Roxborough man seeks zoning variance to bring driveway up to code

The Central Roxborough Civic Association considered a proposal for a Levering Avenue zoning variance at CRCA’s monthly meeting Thursday night.

Seeking a zoning variance, attorney Vincent DeFino and architect Anthony Bruttaniti presented a plan to add a curb-cut and driveway to Leonard Bove’s home on the 400 block of Leverington Avenue in Roxborough.

Reason for the variance 

Providing background for the variance request, DeFino explained that for 32 years, Bove had been parking alongside his home on Leverington with no protest from neighbors.

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According to DeFino, personnel from License and Inspections recently, in his words, “stumbled” across the property and issued a code violation for the ad hoc driveway.

Attempting to correct the situation, Bove applied for a building permit and was refused due to spatial requirements set forth by the city.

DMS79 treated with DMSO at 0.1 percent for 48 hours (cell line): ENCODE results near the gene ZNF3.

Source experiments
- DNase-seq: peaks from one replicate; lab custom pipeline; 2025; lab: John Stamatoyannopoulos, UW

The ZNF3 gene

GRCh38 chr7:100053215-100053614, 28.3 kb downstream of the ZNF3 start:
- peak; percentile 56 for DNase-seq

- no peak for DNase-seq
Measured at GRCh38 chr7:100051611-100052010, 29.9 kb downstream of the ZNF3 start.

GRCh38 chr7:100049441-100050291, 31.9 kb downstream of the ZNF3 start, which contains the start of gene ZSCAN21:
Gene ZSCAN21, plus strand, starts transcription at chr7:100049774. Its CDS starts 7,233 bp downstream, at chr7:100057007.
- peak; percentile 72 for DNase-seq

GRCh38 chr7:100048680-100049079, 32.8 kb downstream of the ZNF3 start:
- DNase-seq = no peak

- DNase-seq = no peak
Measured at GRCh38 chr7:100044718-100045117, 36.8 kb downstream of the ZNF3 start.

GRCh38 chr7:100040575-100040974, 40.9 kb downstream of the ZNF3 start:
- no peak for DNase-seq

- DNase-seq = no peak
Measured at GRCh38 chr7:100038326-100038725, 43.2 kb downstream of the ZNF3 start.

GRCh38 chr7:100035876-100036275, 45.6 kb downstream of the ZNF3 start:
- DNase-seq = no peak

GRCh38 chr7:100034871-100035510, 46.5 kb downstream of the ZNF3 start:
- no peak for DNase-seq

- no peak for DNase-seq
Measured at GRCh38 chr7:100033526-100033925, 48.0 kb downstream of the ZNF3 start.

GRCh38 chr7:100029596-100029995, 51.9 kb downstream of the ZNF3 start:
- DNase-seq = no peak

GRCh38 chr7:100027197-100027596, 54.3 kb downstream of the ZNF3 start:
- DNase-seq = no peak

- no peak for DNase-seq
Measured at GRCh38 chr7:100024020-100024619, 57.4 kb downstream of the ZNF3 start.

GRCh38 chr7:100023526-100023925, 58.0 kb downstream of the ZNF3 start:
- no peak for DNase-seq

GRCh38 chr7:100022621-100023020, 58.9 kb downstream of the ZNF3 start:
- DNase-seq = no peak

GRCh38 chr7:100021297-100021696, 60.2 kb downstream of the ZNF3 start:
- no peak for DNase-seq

Bruttaniti explained.

According to Philadelphia code, driveways are required to be 8 feet, 6 inches in width, with five feet of side yard as an “open-air” requirement.

The available area for Mr. Bove’s proposed driveway is only 8 feet – big enough for his car, but not up to code.

In addition, the city requires that the driveway is sufficiently long, such that a vehicle’s bumper can be recessed 8 feet from the street.

A curb-cut with a 6 to 7 inch incline along the sidewalk is also necessary.

Seeking approval from Streets Department and neighbors 

The first order of business was presenting the plan for the curb-cut to the Streets Department for approval.

“This was a major prerequisite before going forward,” said DeFino.

After receiving the department’s approval, DeFino circulated a petition among his client’s neighborhood seeking permission for the driveway.

He collected 42 favorable signatures, paramount among them being Bove’s neighbor who “signed on with no objection,” according to DeFino.

Providing context, DeFino pointed out that there are at least 12 similar driveways in the neighborhood.

DeFino finalized his client’s situation by noting that on-street parking can be dangerous, and that additional off-street parking is not without its positive aspects.

“Accessory parking is not a bad thing,” he concluded.

After receiving the petitions from DeFino, CRCA president Ed Hotham said that CRCA will look into the matter, and will conduct a survey of residents before issuing a recommendation in regard to the variance.

“That’s the way we work,” he stated.

The zoning hearing is scheduled for Jan. 24. 

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